Theology on Tap program enters sixth year

Entering its sixth year in Boston, “Theology on Tap” has proved that one can find God in a bar — at least on certain nights, anyway. The program offers young adults the opportunity to attend informal talks with religious and lay Catholic leaders at The Kells, a bar on Brighton Ave. in Allston.

In past years the program was held each Thursday in September, but this year the Office of Young Adults is joining forces with the Kennedy School Catholic Caucus at Harvard University and setting up talks every other week in September and October.

The Harvard group was running its own “Theology on Tap” program every two weeks in the fall of last year, according to Mary Kate Connolly, who has worked with the archdiocese-sponsored program for two years.

The Harvard group had met at The Redline bar in Harvard Square, but has been homeless since The Redline began sponsoring Harvard’s H Bomb student magazine, which features sex advice and nude pictures of Harvard undergraduates.  The group no longer felt The Redline was an appropriate place to meet and asked to join with the archdiocese-run program, said Connolly, a lawyer and chairperson of the spiritual development committee for young adult ministry, which organizes quarterly Masses and days of recollection, along with “Theology on Tap.”

“Theology on Tap” began in June 1981 at St. James Parish in Illinois after a college graduate talked to his parish priest about the many questions he had about his future. It spread from the Archdiocese of Chicago to dioceses throughout the country. The first Boston meeting of “Theology on Tap” took place at The Kells in September 1999.

The first talk this fall was “Catholic Politicians, Voters and Communion,” given by Father Peter Landry, a priest in the Diocese of Fall River, on Sept. 16. Father Landry said the two important things to remember about this topic are most bishops in the United States believe Catholic pro-abortion politicians should not present themselves for Communion and the quickest way to stop those politicians is for Catholic lay people to vote them out of office.

According to the U.S. Conference of Catholic Bishops, anyone who supports legalized abortion is “outside of moral communion with the Church” and should not take Communion, Father Landry said.

Father Landry said the bishops noted, “The typical Catholic, even a practicing Catholic, today kind of looks at Holy Communion at Mass like anybody looks at birthday cake at a birthday party. By the very fact that you’re showing up, if you’re not going to be given birthday cake, it’s almost an insult.”

But every Catholic must examine their conscience, think of the dignity of the Lord in the Eucharist and determine if they are properly fit to receive Jesus before taking Communion, he said.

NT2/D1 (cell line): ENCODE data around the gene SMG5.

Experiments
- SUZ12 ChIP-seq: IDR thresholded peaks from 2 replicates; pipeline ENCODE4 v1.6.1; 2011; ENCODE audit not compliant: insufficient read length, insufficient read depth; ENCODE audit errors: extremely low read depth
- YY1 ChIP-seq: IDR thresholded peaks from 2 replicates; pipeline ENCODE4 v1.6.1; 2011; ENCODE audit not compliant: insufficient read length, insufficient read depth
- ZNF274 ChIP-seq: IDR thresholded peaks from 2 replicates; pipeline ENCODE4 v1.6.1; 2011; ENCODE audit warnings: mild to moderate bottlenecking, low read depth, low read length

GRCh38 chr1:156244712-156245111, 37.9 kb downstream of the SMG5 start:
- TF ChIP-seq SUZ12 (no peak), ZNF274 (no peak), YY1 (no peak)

Readiness to receive Communion must be based on objective criteria, said Father Landry.

The dignity of Jesus in the Eucharist is central to the issue of Catholic pro-abortion politicians receiving Communion, he said. When the significance of the Eucharist is recognized, the importance of being in full communion with the Catholic Church before receiving Jesus makes sense, he said.

Father Landry referred to a memo Cardinal Joseph Ratzinger, head of the Congregation for the Doctrine of the Faith in the Vatican, sent to the U.S. Bishops, that said some moral issues have more weight than others. Abortion is always wrong, and no Catholic should support it, the memo stated. Cardinal Ratzinger also used the term “proportionate reasons,” writing that there are times when voting for pro-abortion politicians is not immoral.

This term has been misunderstood by the media and many Catholics, Father Landry said. The proportionate reasons must be extreme to outweigh abortion, he said.

Although almost all the U.S. bishops agreed that pro-abortion politicians should not receive Communion, they left denying Communion up to the discretion of local bishops, said Father Landry.

Most bishops have said that the politician is responsible for examining his own conscience, but there is no national rule for dealing with a politician who continues to present himself despite knowledge that he should not receive Communion, Father Landry added.

Many of the forty people who attended Father Landry’s talk stayed after to chat with each other.

Bronwen McShea, a graduate student at Harvard Divinity School, said the issue became clearer for her when Father Landry spoke about the dignity of Jesus in the Eucharist.

When the Eucharist is central, the teaching on abortion becomes clearer, she said.

Ron Kelner, a Bedford native who works in high-tech marketing, said Father Landry’s talk was one of the most well-attended, informative “Theology on Tap” sessions he had ever been to. It was almost an hour longer, and there was more audience participation, he said.

“It was definitely a topic of interest,” he said.

The next talk will be held at The Kells on Oct. 14. Former U.S. ambassador to the Vatican and president of the Catholic Citizenship Raymond L. Flynn speak on the Church’s call to faithful citizenship.